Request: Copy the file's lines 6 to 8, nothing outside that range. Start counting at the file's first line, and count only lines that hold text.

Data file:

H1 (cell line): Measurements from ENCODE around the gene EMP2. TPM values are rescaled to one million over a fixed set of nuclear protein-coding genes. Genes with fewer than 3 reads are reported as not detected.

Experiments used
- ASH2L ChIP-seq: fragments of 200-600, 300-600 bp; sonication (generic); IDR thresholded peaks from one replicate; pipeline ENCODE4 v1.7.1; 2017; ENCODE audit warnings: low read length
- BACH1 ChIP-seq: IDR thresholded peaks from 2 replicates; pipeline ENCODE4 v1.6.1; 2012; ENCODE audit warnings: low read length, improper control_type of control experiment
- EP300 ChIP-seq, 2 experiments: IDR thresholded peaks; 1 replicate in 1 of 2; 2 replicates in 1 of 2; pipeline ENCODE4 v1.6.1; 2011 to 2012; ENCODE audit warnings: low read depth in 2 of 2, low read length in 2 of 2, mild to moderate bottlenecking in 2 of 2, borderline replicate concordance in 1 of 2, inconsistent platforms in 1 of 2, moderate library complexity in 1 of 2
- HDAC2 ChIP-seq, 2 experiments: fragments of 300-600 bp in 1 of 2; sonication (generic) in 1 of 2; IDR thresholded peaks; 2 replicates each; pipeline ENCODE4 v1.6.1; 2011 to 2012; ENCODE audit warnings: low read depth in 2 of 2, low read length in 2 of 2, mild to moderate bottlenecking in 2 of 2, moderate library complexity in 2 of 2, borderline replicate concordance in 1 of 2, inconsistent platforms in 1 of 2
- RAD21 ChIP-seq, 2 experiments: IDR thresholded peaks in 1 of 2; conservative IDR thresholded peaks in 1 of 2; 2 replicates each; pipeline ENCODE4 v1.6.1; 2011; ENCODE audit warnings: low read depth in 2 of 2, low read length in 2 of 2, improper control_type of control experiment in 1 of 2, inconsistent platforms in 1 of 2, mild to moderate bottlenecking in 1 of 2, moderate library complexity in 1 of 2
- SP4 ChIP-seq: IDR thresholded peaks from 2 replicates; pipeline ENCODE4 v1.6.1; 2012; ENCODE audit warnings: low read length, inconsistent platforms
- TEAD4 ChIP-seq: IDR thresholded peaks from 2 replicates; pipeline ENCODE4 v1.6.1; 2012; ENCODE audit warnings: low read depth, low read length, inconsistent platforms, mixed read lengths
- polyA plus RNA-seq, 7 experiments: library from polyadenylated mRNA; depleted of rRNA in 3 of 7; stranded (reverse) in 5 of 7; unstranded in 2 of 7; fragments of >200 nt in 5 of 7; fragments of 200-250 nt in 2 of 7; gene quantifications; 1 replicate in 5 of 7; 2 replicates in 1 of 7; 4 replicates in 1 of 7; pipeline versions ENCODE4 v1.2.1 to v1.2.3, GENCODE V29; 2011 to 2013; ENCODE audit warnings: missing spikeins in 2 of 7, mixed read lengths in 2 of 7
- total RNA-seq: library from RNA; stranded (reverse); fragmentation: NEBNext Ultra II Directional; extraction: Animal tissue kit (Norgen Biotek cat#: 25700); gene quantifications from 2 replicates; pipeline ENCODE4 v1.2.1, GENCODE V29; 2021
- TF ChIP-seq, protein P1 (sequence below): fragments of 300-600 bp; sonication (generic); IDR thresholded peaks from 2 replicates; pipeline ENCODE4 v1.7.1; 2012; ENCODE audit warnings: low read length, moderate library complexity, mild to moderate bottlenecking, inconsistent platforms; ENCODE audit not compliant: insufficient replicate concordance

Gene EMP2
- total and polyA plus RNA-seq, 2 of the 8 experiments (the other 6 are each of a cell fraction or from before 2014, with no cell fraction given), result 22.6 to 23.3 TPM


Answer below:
- HDAC2 ChIP-seq, 2 experiments: fragments of 300-600 bp in 1 of 2; sonication (generic) in 1 of 2; IDR thresholded peaks; 2 replicates each; pipeline ENCODE4 v1.6.1; 2011 to 2012; ENCODE audit warnings: low read depth in 2 of 2, low read length in 2 of 2, mild to moderate bottlenecking in 2 of 2, moderate library complexity in 2 of 2, borderline replicate concordance in 1 of 2, inconsistent platforms in 1 of 2
- RAD21 ChIP-seq, 2 experiments: IDR thresholded peaks in 1 of 2; conservative IDR thresholded peaks in 1 of 2; 2 replicates each; pipeline ENCODE4 v1.6.1; 2011; ENCODE audit warnings: low read depth in 2 of 2, low read length in 2 of 2, improper control_type of control experiment in 1 of 2, inconsistent platforms in 1 of 2, mild to moderate bottlenecking in 1 of 2, moderate library complexity in 1 of 2
- SP4 ChIP-seq: IDR thresholded peaks from 2 replicates; pipeline ENCODE4 v1.6.1; 2012; ENCODE audit warnings: low read length, inconsistent platforms